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Emotional Intelligence

Posted 20 March 2020
by Diane Lynch

In 2016, the World Economic Forum released its Future of Jobs Report, where they asked Human Resource experts from global companies what they saw as the top 10 job skills required for employees to excel in 2020. In 2015 emotional intelligence (EQ) didn’t even make it to the top 10, and now it’s quoted as being the most critical.  Many experts are saying that EQ is a predictor of job success and more important than technical ability. Emotional intelligence can be defined as the ability to identify, understand and manage your emotions in positive ways to interact, empathise and communicate effectively with others, overcome challenges and diffuse conflict. Do we evaluate our EQ? Do we expect to be asked about it during interviews or performance reviews?

The Recruitment industry is seeing a growing trend with organisations preferring EQ over a high IQ.  There are several reasons why these organisations believe EQ is crucial to survive and thrive in our current work environments. First, with the pace of work increasing and constantly changing, there is a need for employees with strong EQ to “keep calm and carry on”. People with less developed EQ are likely to react quickly and get defensive when faced with a challenging situation. People with developed EQ are more likely to calmly process a situation, put things into perspective, and make logical judgements.

Emotionally intelligent people tend to be more authentic and show integrity and honesty. They are generally respected for being true to themselves and for being transparent and honest with others around them. They more often than not think before they speak, practise active listening and measure their responses. Overall people with EQ handle tough situations better. Situations are less likely to escalate and spiral out of control and conversations are usually calmer and more positive.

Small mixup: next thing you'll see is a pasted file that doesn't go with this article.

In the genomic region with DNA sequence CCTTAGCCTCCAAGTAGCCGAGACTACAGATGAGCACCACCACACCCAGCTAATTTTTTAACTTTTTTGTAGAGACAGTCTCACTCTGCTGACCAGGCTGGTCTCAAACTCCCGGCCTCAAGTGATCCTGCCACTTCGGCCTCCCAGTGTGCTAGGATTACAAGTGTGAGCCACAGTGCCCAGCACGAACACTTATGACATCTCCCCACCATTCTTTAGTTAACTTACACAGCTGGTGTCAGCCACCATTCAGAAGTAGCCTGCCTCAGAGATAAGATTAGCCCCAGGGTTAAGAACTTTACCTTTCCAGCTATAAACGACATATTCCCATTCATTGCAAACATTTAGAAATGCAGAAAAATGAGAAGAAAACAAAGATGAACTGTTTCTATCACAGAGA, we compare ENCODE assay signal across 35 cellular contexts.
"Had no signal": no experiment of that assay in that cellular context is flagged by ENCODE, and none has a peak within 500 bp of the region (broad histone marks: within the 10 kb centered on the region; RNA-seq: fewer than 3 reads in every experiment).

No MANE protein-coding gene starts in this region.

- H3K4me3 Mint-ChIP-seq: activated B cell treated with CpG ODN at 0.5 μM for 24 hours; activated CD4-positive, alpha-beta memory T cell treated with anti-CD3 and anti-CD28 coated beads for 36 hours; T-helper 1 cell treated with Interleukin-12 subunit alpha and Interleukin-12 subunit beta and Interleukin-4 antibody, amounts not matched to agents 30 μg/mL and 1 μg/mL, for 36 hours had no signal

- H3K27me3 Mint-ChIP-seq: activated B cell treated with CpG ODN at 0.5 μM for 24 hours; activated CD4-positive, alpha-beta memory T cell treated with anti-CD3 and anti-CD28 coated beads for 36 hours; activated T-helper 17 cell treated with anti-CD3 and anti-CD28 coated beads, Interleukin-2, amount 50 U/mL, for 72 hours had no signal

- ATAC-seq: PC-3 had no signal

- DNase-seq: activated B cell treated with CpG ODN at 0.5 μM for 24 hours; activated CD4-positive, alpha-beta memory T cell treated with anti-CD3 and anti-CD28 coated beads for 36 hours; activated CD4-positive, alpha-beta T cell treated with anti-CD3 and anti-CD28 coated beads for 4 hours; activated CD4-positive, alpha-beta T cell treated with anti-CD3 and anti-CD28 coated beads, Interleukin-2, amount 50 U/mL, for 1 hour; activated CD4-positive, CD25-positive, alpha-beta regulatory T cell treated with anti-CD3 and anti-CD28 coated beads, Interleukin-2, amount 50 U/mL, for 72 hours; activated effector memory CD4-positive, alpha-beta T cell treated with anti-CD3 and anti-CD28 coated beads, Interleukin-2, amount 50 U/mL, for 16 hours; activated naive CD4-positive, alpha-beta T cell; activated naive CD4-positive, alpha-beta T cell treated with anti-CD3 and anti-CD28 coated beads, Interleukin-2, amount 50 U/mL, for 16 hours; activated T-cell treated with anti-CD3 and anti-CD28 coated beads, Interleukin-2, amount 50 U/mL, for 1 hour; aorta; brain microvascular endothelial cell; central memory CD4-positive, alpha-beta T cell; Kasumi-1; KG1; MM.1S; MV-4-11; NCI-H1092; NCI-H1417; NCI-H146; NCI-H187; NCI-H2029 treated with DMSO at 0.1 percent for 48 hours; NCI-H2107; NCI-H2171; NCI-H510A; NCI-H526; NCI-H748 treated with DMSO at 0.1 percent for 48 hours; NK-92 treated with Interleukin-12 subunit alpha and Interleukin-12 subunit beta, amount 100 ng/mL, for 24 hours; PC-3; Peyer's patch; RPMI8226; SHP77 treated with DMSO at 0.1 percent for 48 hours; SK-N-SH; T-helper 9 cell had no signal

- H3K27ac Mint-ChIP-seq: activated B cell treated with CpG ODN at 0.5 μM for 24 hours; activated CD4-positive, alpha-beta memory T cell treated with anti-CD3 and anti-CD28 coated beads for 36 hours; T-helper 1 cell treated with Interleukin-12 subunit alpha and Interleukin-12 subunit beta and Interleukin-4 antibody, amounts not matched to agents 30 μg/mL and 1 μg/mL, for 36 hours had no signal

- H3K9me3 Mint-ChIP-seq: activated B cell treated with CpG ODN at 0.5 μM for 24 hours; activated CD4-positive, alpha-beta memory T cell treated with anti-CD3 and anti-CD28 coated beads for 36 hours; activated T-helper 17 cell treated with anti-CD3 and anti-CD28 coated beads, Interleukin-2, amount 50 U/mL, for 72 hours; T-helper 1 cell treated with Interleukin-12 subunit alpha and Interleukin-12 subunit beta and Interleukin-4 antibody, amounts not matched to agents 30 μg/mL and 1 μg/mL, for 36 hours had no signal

Self-control and maintaining a safe and fair environment are much more likely if you have a high EQ.  Productivity is generally higher and leadership more effective and in turn, top performers are more likely to want to be part of these organisations and are less likely to leave. Self-control is a learnt skill to help people be more present, calmer and focused during times of high stress.

EQ is the capability of individuals with an ability to recognise their own emotions and those of others around them. These individuals can recognise different feelings and, use emotional information to guide thinking and behaviour, and manage and/or adjust feelings and emotions to adapt to environments or achieve goals.   

For all human beings, EQ is undoubtedly a skill that will help drive success both personally and in the future of work, but I would argue that for Change Practitioners it is even more critical.

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